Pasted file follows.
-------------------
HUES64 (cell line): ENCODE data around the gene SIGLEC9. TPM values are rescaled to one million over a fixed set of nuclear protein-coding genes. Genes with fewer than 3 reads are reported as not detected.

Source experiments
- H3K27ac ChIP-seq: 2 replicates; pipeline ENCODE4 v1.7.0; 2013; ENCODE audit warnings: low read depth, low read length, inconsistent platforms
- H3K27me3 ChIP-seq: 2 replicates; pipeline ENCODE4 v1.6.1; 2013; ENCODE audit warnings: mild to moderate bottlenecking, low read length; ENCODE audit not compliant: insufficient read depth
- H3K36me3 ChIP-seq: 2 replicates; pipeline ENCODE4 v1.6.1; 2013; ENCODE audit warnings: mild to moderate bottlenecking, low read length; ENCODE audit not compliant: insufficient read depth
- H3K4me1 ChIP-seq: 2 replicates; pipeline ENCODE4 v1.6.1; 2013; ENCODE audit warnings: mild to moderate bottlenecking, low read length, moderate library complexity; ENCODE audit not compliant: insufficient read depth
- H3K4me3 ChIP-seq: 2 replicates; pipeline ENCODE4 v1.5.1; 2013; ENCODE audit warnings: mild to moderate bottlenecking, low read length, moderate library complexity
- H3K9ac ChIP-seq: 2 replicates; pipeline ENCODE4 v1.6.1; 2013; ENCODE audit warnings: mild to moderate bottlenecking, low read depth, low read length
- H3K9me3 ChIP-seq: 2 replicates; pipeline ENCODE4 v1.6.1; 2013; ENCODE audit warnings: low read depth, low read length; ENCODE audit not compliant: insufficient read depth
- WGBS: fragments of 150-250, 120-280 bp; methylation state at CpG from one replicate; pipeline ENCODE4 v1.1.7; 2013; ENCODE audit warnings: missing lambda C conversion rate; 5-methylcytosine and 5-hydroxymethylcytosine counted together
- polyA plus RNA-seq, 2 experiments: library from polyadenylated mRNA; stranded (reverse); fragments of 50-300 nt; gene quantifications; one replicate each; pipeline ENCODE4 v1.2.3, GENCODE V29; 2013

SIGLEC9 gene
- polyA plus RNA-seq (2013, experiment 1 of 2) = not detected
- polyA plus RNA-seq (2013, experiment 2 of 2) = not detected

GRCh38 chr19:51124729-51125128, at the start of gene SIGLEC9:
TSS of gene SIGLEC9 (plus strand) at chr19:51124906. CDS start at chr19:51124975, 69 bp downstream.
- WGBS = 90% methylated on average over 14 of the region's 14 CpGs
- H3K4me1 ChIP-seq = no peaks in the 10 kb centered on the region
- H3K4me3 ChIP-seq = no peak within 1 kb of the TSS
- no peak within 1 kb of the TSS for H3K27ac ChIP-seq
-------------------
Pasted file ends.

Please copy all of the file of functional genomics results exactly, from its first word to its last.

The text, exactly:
HUES64 (cell line): ENCODE data around the gene SIGLEC9. TPM values are rescaled to one million over a fixed set of nuclear protein-coding genes. Genes with fewer than 3 reads are reported as not detected.

Source experiments
- H3K27ac ChIP-seq: 2 replicates; pipeline ENCODE4 v1.7.0; 2013; ENCODE audit warnings: low read depth, low read length, inconsistent platforms
- H3K27me3 ChIP-seq: 2 replicates; pipeline ENCODE4 v1.6.1; 2013; ENCODE audit warnings: mild to moderate bottlenecking, low read length; ENCODE audit not compliant: insufficient read depth
- H3K36me3 ChIP-seq: 2 replicates; pipeline ENCODE4 v1.6.1; 2013; ENCODE audit warnings: mild to moderate bottlenecking, low read length; ENCODE audit not compliant: insufficient read depth
- H3K4me1 ChIP-seq: 2 replicates; pipeline ENCODE4 v1.6.1; 2013; ENCODE audit warnings: mild to moderate bottlenecking, low read length, moderate library complexity; ENCODE audit not compliant: insufficient read depth
- H3K4me3 ChIP-seq: 2 replicates; pipeline ENCODE4 v1.5.1; 2013; ENCODE audit warnings: mild to moderate bottlenecking, low read length, moderate library complexity
- H3K9ac ChIP-seq: 2 replicates; pipeline ENCODE4 v1.6.1; 2013; ENCODE audit warnings: mild to moderate bottlenecking, low read depth, low read length
- H3K9me3 ChIP-seq: 2 replicates; pipeline ENCODE4 v1.6.1; 2013; ENCODE audit warnings: low read depth, low read length; ENCODE audit not compliant: insufficient read depth
- WGBS: fragments of 150-250, 120-280 bp; methylation state at CpG from one replicate; pipeline ENCODE4 v1.1.7; 2013; ENCODE audit warnings: missing lambda C conversion rate; 5-methylcytosine and 5-hydroxymethylcytosine counted together
- polyA plus RNA-seq, 2 experiments: library from polyadenylated mRNA; stranded (reverse); fragments of 50-300 nt; gene quantifications; one replicate each; pipeline ENCODE4 v1.2.3, GENCODE V29; 2013

SIGLEC9 gene
- polyA plus RNA-seq (2013, experiment 1 of 2) = not detected
- polyA plus RNA-seq (2013, experiment 2 of 2) = not detected

GRCh38 chr19:51124729-51125128, at the start of gene SIGLEC9:
TSS of gene SIGLEC9 (plus strand) at chr19:51124906. CDS start at chr19:51124975, 69 bp downstream.
- WGBS = 90% methylated on average over 14 of the region's 14 CpGs
- H3K4me1 ChIP-seq = no peaks in the 10 kb centered on the region
- H3K4me3 ChIP-seq = no peak within 1 kb of the TSS
- no peak within 1 kb of the TSS for H3K27ac ChIP-seq